Several compact excavators in the 1- to 2-ton class range offer variable-width undercarriage systems. Although all of these systems allow access to confined jobsites, the design and benefits between brands vary. Some systems offer a wider extended track than their fixed-frame counterparts for increased stability, while others allow operation in several different track configurations for maximum accessibility.
Negotiating jobsite obstacles is a key strength. "Contractors benefit from the variable-width track feature because they routinely work in backyards, alleyways, between buildings, near trees, fences and other obstacles, and inside buildings," says Reece Norwood, product manager, Kobelco.
The ability to increase track width beyond a comparable-size fixed-frame excavator adds another dimension. "Access through smaller openings is the main purpose for the variable track system," says Bill Anderson, Volvo Construction Equipment. "The added benefit is a wider extended track width once you are through the opening."
Caterpillar places an emphasis on the additional stability possible with increased track width. "The primary purpose of a variable-width undercarriage is to provide additional stability when extended without compromising access into narrow width areas," says Matt Mumford, Caterpillar's North American mini-excavator industry manager.
Track dimensions yield stability
Whether the design incorporates longer tracks or wider tracks, the net result of a variable-width undercarriage is increased stability over the front and back or over the sides of the machine.
Kobelco and New Holland both offer long track lengths of 5 ft. 1 in. on their variable-width undercarriage models. This aids over-the-blade stability. "The width of the track extended is very similar to that of other models — even those with fixed undercarriages," says Norwood.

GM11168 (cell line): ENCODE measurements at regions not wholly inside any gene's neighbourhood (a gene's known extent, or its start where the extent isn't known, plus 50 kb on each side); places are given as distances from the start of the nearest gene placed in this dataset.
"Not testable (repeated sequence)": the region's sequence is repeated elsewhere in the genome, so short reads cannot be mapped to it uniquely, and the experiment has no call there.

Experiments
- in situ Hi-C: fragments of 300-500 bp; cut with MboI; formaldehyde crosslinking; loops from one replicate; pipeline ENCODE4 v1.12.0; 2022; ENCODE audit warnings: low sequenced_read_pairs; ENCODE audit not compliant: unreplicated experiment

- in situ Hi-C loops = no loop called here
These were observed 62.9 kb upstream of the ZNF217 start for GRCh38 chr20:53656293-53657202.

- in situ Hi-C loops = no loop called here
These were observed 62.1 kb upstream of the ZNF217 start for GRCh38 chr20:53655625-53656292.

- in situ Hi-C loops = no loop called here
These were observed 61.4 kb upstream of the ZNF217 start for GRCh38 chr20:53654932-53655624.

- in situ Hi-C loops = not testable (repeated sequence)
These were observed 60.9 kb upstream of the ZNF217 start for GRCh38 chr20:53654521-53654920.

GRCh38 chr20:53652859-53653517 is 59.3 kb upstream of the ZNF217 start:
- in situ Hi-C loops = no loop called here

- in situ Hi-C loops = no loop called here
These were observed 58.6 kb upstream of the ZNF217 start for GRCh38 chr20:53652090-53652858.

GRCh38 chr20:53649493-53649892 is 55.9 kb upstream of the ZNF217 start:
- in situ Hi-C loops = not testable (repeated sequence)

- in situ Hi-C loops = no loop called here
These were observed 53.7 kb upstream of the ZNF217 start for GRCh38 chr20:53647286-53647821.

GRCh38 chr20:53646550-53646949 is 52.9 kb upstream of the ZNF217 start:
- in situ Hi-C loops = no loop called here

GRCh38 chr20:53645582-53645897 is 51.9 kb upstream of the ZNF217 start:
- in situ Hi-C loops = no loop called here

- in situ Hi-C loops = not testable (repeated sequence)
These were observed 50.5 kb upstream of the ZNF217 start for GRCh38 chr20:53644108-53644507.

Volvo has chosen to increase both track dimensions. "The variable undercarriage machines have a slightly longer undercarriage, which would help over-the-blade stability," says Anderson. "The variable track machines can be extended 11 in. more than the Volvo counterpart. The EC15BXTV will have better stability with the tracks expanded than the EC15BXR rigid frame machine."
Caterpillar, on the other hand, has focused on maximizing track width. "When extended, the expanding undercarriage on the 301.8C adds 14 in. to the overall width," says Mumford. "This additional width provides greater stability when digging and lifting."
System operation varies
Just as there are differences in track dimensions, the operation of the systems also varies.
For example, some systems offer on-the-go track width adjustments. However, it is common practice to use the blade and bucket to raise the track off the ground prior to changing track width to minimize wear.
"While it is possible to make on-the-go adjustments, we do not recommend it as it may reduce the life of the rubber tracks," says Paul Golevicz, brand marketing manager, New Holland. "Extending or retracting the undercarriage with both tracks grounded will unnecessarily stretch the tracks, contributing to premature wear."